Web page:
I've felt pretty busy lately, but I've managed to get out a few times to see some neat stuff in the past couple months. This is a really nice time of year in the FL panhandle. Amphibians have been breeding, flowers are beginning to bloom, wintering birds are beginning to sing before heading North, and the first breeding birds are beginning to arrive from further South. For those of you living in MN, we've had your loons for the past 5-6 months, and they're starting to look good, and should begin their long journey back to you in the next few weeks.
This Chapman's Butterwort (Pinguicula planifolia) is a rare plant that grows in some of our ephemeral wetlands. It can easily go unnoticed when not in bloom, as its leaves stay very close to the ground and are usually overshadowed by grasses and other plants during most of the year.
This Hog? Plum (Prunis umbellata?) was attracting some small and uncooperative butterflies with its fragrant blooms. I like how the blossoms on this twig form an arc to the left, and the lichen growing on the twig forms almost a mirror arc to the right. The lichens don't hurt the plants they grow on.
I've always liked spiderworts, and this hairyleaf spiderwort (Tradescantia hirsutiflora) is no exception. I like the effect created by the numerous filaments in the center of the flower.
I've been working toward finding all 27 anuran (frogs and toads) species in this area. Going into 2009, I only had two to go, Dusky Gopher Frog (Lithobates sevosus), and Little Grass Frog (Pseudacris ocularis). I recently visited a known breeding pond for the gopher frogs with some FWS biologists. We caught some of the tadpoles, though without good photos, and as an added bonus, we also found three Rough Earth Snakes (Virginia striatula), which I'd never seen before.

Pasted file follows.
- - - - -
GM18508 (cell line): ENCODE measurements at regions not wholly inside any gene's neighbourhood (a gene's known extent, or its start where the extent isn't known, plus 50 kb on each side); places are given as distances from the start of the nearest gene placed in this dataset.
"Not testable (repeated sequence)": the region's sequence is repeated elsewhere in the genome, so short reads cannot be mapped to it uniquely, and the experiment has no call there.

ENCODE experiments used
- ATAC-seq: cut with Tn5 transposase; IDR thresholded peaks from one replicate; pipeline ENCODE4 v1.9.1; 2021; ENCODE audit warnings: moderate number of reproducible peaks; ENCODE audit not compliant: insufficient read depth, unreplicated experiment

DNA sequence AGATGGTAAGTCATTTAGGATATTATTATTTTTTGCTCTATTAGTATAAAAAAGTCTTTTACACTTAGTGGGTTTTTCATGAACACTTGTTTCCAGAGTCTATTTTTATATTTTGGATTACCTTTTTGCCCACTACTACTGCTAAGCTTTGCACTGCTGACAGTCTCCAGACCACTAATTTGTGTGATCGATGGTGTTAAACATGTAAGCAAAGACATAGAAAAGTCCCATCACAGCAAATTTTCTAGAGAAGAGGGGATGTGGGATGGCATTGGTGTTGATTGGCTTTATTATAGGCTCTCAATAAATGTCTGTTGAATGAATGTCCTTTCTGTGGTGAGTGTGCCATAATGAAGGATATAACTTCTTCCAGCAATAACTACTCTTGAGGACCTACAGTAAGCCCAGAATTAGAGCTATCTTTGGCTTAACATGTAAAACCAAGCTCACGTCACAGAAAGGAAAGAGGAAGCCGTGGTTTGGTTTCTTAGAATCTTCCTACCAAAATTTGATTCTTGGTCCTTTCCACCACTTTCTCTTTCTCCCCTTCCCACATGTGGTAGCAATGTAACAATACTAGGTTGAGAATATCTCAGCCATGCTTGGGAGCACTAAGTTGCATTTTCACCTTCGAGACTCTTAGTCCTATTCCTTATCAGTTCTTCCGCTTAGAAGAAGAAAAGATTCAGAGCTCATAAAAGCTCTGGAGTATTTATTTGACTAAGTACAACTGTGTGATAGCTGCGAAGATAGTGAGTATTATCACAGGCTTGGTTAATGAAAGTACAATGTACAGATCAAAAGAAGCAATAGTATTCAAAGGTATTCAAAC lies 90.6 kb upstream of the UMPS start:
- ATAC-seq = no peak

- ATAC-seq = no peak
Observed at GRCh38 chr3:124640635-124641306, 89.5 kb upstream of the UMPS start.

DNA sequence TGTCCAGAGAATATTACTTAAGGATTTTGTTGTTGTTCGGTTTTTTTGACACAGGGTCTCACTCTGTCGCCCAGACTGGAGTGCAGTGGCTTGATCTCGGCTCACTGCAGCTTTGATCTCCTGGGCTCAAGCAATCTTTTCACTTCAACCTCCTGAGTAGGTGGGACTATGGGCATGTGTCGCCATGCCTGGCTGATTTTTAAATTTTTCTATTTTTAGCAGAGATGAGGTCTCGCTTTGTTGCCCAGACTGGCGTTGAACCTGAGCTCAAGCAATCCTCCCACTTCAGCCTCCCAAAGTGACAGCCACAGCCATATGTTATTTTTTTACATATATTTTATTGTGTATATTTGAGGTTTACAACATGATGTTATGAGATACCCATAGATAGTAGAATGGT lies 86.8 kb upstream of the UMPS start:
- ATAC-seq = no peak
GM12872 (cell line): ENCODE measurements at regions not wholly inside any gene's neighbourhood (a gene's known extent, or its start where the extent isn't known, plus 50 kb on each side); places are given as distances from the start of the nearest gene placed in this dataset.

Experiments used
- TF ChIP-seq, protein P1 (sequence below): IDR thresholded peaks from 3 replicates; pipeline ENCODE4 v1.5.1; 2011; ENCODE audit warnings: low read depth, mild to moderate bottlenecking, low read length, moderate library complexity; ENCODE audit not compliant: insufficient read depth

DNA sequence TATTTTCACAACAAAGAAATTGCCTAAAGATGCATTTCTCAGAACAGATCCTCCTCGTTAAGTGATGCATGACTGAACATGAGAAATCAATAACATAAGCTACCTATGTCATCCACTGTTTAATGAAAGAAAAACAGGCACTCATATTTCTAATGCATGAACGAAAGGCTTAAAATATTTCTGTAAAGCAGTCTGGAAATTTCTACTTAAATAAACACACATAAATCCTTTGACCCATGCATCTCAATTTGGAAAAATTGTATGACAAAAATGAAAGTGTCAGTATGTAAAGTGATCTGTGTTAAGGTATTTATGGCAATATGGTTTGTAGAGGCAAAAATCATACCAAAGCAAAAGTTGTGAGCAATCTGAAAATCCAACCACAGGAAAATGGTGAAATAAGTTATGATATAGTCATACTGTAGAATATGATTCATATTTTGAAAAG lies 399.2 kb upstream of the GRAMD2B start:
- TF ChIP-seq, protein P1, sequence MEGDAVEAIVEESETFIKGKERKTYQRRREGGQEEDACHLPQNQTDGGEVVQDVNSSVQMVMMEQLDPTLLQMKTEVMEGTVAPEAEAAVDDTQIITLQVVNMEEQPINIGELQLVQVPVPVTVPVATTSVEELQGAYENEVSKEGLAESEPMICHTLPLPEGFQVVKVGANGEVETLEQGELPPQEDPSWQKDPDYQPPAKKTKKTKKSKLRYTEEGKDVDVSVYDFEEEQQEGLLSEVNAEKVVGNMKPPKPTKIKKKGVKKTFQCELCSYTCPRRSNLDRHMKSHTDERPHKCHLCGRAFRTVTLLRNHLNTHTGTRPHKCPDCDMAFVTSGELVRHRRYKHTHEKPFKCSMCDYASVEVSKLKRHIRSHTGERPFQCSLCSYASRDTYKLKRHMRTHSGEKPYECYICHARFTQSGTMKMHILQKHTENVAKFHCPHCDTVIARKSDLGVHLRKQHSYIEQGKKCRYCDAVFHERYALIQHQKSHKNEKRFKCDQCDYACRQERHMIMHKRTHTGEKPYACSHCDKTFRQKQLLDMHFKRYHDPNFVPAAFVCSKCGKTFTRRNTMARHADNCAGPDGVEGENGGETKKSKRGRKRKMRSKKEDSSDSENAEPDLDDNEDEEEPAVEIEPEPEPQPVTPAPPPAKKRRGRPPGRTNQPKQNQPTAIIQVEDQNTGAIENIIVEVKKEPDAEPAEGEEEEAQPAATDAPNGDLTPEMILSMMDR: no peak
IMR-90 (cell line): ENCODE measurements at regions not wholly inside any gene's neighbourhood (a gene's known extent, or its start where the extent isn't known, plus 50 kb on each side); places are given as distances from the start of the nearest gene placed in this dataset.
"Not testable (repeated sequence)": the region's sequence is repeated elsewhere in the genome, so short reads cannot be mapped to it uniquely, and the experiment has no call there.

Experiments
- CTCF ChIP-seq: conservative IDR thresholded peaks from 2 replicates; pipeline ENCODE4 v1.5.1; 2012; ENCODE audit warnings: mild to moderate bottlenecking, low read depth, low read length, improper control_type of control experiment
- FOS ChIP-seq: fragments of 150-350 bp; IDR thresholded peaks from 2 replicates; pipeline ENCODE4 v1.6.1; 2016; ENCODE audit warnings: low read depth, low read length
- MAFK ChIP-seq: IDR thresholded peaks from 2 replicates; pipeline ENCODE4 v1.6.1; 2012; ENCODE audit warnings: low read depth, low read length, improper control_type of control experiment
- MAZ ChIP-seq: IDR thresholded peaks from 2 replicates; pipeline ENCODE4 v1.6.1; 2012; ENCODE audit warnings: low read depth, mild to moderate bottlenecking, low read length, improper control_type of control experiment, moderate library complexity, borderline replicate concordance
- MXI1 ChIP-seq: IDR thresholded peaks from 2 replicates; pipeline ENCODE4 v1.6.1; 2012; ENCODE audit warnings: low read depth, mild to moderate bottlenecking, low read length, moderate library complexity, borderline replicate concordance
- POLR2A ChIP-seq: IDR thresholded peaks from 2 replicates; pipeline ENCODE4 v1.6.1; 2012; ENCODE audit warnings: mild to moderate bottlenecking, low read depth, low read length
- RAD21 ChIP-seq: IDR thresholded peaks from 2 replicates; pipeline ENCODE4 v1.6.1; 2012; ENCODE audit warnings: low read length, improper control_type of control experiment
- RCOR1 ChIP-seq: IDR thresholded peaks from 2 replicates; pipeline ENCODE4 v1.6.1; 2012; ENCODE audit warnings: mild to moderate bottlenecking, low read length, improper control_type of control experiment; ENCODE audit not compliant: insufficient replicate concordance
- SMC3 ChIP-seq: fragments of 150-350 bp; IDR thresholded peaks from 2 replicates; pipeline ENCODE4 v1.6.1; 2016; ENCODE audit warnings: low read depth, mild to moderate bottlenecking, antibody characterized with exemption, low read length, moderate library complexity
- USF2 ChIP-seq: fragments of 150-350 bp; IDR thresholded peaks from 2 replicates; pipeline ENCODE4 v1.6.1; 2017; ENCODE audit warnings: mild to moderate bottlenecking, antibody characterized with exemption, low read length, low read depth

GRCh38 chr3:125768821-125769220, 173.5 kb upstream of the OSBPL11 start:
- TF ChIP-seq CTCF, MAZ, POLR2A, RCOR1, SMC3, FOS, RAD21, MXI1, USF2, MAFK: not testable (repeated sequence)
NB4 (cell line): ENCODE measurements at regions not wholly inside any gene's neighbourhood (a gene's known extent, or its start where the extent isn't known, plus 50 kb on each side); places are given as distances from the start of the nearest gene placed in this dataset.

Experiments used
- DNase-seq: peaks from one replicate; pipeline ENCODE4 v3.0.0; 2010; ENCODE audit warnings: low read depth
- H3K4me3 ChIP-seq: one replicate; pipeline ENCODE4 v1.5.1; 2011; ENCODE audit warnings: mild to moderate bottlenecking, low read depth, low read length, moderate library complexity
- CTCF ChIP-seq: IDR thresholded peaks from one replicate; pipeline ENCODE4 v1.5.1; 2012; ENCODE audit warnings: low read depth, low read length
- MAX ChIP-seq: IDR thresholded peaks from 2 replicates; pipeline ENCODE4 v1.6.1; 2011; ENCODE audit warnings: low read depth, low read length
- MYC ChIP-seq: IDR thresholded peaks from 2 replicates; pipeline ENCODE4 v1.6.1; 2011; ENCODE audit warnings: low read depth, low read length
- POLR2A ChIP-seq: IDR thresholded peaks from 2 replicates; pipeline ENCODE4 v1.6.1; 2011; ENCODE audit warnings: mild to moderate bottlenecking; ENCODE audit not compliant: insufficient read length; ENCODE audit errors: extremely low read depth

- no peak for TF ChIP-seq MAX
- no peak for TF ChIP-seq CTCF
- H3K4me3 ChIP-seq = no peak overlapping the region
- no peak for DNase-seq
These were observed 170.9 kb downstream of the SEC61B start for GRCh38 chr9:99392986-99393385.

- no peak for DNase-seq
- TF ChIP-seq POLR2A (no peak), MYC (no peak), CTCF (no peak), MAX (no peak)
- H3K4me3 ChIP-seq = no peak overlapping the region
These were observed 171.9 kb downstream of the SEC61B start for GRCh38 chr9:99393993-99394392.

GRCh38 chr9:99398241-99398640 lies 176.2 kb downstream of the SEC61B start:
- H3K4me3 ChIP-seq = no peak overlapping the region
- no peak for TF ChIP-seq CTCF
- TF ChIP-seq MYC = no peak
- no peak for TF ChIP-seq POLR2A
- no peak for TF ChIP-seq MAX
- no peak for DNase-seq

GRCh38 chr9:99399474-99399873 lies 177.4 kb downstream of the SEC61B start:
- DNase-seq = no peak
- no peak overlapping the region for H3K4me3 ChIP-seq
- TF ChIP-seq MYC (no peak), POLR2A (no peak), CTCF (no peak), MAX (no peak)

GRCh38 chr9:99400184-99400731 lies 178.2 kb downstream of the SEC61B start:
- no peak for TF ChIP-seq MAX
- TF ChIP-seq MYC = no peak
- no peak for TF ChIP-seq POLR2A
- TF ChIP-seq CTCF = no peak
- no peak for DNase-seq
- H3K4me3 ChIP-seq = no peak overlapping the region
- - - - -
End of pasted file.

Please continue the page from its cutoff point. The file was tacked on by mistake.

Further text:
Rough Earth Snake (brown individual)
Rough Earth Snake (gray individual)
Ornate Chorus Frog (Pseudacris ornata) larva with hind leg buds
This year has been another dry one in a long series of drought years in the Southeast. Last year was the first in seven that our flatwoods ponds held water long enough for the endangered Reticulated Flatwoods Salamanders (Ambystoma bishopi) to successfully breed in three of the roughly 20 historic known breeding ponds. This year has been just good enough for the best pond to hold what appears to be enough water to get the salamanders through to metamorphosis. One pond is pretty bad, but it's a lot better than the zero we had for six consecutive years.
larval Reticulated Flatwoods Salamander
The next two species are closely related to the flatwoods salamander.
Larval Mole Salamander (Ambystoma talpoideum)
Adult female Marbled Salamander (Ambystoma opacum)
I'll end with this video of a Carolina Chickadee (Poecile carolinensis) excavating a nesting cavity in a turkey oak (Quercus laevis) snag while its mate keeps watch nearby.